Happiness is what many people say they want, and it certainly ranked high in the minds of the authors of the American constitution, which may be a recommendation, or a warning. Centuries later psychologists have joined in the pursuit, swimming into the waters formerly infested by philosophers to make their helpful suggestions: count your blessings, set your expectations low, love your neighbour unless they are married to someone else, take each day as it comes, live for the moment, and never let a fatuous banality remain unrepeated.
As you may detect, from time to time I have tried to take a positive view of life, but felt too gloomy to carry out all the uplifting exercises with the required conscientiousness. Perhaps, other than having a tragic sentiment towards life as Miguel de Unamuno so aptly decribed it, I was aware from Lykken’s work that happiness levels have a homeostatic quality, and tend to oscillate around a personal mean in the long term, the absolute level of which has a genetic component.
It was with gloomy interest that I came across a paper which has tracked happiness estimates long term, and linked them with other personal characteristics such as personality and intelligence.
In “Why is intelligence associated with stability of happiness” British Journal of Psychology (2014) 105, 316-337 Satoshi Kanazawa looked at life course variability in happiness in the National Child Development Study over 18 years.
In the National Child Development Study, life-course variability in happiness over 18 years was significantly negatively associated with its mean level (happier individuals were more stable in their happiness, and it was not due to the ceiling effect), as well as childhood general intelligence and all Big Five personality factors (except for Agreeableness). In a multiple regression analysis, childhood general intelligence was the strongest predictor of life-course variability in life satisfaction, stronger than all Big Five personality factors, including Emotional stability. More intelligent individuals were significantly more stable in their happiness, and it was not entirely because: (1) they were more educated and wealthier (even though they were); (2) they were healthier (even though they were); (3) they were more stable in their marital status (even though they were); (4) they were happier (even though they were); (5) they were better able to assess their own happiness accurately (even though they were); or (6) they were better able to recall their previous responses more accurately or they were more honest in their survey responses (even though they were both). While I could exclude all of these alternative explanations, it ultimately remained unclear why more intelligent individuals were more stable in their happiness.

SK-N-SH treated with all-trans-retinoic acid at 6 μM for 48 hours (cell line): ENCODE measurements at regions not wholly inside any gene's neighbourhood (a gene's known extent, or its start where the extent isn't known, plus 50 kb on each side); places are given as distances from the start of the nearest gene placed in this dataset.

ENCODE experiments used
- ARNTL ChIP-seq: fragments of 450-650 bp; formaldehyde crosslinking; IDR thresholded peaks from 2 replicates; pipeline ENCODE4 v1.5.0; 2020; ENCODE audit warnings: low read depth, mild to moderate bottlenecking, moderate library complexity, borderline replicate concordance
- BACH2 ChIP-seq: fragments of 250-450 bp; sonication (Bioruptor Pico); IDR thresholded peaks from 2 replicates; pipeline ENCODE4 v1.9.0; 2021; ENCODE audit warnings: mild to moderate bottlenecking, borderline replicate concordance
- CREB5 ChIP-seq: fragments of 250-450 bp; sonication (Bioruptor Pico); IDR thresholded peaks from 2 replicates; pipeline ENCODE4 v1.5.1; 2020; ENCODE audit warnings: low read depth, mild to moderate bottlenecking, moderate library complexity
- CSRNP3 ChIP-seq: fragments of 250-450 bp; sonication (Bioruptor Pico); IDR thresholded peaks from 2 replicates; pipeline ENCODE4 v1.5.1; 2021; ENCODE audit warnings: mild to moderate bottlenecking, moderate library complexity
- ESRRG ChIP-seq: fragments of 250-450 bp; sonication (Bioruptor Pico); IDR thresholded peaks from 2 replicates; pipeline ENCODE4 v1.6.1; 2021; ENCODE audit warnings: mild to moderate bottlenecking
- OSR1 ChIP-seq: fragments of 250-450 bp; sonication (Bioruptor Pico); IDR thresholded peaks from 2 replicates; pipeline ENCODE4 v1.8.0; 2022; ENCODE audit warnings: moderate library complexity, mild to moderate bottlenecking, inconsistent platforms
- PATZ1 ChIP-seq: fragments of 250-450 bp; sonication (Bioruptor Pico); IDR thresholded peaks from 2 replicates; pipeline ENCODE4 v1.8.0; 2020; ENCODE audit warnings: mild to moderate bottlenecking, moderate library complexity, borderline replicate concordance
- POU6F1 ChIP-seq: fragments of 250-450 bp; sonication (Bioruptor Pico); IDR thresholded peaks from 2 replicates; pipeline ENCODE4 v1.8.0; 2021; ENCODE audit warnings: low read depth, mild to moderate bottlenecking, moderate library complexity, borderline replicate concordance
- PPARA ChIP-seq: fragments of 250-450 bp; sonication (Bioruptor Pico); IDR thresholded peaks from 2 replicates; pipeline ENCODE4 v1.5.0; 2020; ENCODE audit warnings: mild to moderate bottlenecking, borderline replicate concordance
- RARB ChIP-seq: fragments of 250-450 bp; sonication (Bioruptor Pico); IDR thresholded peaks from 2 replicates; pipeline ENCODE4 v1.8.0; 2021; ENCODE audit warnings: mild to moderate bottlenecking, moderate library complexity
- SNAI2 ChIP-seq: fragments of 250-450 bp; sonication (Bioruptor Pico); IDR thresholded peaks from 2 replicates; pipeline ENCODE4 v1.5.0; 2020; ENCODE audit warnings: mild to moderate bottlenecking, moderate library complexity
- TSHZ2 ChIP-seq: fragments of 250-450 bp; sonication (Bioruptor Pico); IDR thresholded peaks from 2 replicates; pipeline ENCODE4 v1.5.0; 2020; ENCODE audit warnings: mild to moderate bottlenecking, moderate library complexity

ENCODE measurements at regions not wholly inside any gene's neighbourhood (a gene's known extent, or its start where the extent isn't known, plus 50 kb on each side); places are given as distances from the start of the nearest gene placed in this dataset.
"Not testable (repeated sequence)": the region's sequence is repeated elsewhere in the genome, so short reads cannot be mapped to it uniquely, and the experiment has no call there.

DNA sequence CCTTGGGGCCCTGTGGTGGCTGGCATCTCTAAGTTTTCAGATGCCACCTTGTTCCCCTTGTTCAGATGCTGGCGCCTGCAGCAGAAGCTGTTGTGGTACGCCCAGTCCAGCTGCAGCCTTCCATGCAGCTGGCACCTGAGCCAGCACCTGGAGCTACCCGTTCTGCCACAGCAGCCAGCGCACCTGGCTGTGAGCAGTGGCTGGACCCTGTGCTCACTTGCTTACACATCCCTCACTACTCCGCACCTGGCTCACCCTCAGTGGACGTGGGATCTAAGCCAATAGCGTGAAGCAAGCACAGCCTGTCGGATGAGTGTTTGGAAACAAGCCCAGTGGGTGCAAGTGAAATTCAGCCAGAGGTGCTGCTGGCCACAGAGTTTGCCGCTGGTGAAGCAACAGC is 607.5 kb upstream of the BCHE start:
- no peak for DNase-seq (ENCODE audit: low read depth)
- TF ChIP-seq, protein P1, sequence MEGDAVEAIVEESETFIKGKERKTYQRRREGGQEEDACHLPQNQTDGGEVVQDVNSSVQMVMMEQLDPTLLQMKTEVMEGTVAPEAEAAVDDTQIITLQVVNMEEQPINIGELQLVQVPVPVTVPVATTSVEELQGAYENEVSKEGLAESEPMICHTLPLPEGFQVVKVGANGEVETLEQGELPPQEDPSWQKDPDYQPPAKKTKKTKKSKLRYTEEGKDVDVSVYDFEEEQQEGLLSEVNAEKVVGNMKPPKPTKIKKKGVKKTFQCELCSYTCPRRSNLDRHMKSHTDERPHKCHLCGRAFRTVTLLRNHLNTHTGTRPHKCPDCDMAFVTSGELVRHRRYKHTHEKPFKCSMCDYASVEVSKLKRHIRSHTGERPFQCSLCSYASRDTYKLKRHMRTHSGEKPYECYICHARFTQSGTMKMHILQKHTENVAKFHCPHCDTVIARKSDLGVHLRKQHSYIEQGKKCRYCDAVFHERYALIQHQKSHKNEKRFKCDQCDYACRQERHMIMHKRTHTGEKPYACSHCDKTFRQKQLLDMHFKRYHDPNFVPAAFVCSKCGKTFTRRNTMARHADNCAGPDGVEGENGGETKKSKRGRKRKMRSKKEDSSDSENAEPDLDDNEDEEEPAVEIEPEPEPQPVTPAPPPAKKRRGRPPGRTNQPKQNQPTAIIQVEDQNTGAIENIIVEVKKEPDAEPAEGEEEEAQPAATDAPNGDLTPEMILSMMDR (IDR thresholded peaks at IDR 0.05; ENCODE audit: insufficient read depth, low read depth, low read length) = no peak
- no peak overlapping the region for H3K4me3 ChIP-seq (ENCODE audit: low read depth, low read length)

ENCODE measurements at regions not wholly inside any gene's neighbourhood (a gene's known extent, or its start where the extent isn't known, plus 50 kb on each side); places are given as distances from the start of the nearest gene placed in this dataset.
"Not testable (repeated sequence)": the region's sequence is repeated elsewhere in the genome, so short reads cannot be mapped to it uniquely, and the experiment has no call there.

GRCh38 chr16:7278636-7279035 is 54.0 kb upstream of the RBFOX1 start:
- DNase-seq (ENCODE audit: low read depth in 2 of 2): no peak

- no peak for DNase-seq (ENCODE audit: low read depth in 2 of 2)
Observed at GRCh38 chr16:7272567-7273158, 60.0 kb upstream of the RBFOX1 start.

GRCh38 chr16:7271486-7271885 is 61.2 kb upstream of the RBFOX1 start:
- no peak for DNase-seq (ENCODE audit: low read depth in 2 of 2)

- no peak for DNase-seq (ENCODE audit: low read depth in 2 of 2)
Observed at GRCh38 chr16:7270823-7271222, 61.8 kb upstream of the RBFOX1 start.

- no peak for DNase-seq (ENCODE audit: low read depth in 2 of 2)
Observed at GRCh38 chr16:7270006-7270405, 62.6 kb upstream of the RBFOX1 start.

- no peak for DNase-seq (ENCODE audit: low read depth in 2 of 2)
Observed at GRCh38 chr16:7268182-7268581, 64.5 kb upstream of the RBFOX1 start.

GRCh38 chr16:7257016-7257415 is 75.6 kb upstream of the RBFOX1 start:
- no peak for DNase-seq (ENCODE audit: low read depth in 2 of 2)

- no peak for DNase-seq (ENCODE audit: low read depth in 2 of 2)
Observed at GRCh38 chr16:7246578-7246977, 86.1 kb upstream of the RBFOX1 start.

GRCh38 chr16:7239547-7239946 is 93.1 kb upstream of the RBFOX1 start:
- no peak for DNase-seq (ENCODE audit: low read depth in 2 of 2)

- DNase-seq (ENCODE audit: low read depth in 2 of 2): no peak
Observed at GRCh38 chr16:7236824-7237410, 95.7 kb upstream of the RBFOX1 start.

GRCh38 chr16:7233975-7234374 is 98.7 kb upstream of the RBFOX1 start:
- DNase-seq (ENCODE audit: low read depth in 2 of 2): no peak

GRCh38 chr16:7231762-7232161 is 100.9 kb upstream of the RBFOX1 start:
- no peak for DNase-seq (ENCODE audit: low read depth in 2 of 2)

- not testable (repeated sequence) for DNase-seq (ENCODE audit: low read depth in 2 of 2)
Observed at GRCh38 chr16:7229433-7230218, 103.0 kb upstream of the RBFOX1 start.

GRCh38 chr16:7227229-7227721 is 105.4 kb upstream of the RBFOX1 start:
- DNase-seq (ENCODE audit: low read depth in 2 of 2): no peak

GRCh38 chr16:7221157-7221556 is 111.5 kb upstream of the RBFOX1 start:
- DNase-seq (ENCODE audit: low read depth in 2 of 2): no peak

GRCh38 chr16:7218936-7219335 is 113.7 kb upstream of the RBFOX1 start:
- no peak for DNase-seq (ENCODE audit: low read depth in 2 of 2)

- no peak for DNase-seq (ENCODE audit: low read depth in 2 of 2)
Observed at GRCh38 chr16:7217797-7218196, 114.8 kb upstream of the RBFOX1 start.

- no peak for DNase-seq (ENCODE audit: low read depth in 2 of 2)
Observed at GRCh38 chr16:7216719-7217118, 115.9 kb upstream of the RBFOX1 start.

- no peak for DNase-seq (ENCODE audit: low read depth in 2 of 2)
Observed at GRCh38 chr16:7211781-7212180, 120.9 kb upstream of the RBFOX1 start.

Kanazawa reviews the literature, and sets out some expectations: Childhood general intelligence is significantly positively associated with education and earnings; more intelligent individuals on average achieve greater education and earn more money. Intelligence [low] also predicts negative life events, such as accidents, injuries, and unemployment. If more intelligent individuals exercise greater control over their life circumstances, because their resources protect them from unexpected external shocks in their environment, then we would expect more intelligent, more educated and wealthier individuals to experience less variability in their subjective well-being over time. Studies in positive psychology generally show that individuals return to their baseline ‘happiness set point’ after major life events, both positive and negative. So, if less intelligent, and thus less educated and wealthy, individuals experience more negative life events, which temporarily lower their subjective well-being before they return to their baseline ‘happiness set points’, then they are expected to have greater life-course variability in happiness.